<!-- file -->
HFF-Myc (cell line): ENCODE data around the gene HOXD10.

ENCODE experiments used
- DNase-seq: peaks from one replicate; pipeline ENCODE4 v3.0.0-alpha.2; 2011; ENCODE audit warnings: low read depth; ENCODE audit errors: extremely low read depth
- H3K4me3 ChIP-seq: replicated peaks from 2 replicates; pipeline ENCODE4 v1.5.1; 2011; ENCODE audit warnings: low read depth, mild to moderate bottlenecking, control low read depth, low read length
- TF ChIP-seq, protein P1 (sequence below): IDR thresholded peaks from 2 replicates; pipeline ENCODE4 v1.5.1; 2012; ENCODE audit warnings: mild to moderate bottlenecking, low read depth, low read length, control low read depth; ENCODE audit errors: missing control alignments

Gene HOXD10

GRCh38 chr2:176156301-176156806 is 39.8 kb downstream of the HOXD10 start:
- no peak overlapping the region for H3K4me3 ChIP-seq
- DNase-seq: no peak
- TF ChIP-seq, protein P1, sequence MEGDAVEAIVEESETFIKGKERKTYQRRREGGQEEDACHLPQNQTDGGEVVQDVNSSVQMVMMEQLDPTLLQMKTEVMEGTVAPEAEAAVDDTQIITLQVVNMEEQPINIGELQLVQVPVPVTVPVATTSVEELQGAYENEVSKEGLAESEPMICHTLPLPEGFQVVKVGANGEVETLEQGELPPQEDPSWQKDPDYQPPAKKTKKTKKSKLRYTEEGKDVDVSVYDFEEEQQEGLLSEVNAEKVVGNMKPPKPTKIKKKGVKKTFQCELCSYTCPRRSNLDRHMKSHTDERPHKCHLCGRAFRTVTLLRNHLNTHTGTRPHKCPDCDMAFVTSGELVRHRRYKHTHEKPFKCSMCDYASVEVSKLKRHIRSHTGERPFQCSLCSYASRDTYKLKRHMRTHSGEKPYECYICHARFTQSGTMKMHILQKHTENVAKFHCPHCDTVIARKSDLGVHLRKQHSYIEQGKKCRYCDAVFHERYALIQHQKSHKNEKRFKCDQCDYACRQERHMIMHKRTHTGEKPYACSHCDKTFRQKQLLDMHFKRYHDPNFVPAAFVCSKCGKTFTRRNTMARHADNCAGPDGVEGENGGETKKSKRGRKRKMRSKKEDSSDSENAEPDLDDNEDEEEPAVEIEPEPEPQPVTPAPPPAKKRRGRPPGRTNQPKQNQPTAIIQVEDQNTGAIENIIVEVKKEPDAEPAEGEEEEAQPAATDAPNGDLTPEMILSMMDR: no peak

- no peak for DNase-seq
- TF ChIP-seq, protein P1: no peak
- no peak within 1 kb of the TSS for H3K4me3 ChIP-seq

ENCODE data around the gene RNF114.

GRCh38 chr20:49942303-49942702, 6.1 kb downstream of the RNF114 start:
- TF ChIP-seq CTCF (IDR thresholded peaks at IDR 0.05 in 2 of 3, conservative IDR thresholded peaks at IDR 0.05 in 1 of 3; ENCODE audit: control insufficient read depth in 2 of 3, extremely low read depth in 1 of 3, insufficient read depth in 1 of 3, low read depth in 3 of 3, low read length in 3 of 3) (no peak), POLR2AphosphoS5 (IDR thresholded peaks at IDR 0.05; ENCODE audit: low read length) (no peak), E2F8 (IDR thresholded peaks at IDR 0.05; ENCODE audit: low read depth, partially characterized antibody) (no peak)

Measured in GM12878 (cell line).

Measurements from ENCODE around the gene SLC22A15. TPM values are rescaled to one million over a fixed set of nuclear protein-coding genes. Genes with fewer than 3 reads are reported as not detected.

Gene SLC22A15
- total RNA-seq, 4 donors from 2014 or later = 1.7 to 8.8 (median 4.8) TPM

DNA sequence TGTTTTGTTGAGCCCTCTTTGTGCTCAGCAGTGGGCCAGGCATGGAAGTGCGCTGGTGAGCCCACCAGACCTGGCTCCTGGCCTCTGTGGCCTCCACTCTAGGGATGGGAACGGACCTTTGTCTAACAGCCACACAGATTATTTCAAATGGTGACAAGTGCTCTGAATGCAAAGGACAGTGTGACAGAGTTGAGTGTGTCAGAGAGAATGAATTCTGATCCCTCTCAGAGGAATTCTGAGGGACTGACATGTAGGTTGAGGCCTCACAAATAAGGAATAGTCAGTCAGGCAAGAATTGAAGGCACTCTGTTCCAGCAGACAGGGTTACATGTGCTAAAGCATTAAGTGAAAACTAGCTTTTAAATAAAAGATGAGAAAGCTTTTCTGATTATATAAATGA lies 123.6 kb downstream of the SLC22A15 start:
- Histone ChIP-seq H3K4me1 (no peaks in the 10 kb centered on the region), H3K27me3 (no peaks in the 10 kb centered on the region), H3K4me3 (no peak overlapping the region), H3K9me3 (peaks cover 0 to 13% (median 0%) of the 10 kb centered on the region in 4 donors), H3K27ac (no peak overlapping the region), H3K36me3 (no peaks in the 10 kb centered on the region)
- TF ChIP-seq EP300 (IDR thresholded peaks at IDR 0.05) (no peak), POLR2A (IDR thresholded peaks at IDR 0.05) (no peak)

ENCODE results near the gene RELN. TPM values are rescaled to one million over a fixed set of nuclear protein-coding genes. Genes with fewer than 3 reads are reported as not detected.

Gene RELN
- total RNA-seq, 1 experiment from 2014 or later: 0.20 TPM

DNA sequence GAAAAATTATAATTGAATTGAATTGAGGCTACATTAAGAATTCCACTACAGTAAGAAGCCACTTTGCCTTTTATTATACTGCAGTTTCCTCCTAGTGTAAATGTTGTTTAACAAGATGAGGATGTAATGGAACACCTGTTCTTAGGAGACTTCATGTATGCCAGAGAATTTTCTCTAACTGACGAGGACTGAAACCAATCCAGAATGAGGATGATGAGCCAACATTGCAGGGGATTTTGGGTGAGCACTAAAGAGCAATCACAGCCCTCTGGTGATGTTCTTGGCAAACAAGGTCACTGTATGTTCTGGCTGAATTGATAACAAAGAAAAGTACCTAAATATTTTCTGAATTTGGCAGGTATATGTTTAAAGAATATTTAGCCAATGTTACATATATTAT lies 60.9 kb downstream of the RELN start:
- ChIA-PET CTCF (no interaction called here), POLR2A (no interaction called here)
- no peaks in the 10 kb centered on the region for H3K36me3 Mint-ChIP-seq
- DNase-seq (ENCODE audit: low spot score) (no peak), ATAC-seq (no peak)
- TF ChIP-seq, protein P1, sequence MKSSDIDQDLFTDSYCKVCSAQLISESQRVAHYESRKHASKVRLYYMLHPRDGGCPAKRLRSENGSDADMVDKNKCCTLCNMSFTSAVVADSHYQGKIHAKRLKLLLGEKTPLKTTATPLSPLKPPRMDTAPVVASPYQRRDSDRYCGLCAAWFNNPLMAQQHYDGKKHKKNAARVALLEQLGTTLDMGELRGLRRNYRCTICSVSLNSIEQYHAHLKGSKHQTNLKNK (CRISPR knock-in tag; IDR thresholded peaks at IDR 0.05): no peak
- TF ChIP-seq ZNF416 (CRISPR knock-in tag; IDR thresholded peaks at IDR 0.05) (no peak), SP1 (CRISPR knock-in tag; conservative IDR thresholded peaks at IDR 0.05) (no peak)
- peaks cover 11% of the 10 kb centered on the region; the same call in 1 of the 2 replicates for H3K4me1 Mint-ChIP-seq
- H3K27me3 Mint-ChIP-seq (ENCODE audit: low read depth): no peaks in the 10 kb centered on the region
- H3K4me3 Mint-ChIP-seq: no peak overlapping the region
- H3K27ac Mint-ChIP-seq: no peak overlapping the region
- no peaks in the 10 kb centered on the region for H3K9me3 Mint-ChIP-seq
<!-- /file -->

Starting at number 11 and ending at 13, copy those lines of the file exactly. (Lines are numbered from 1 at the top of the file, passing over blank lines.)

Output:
- no peak for DNase-seq
- TF ChIP-seq, protein P1: no peak
- no peak within 1 kb of the TSS for H3K4me3 ChIP-seq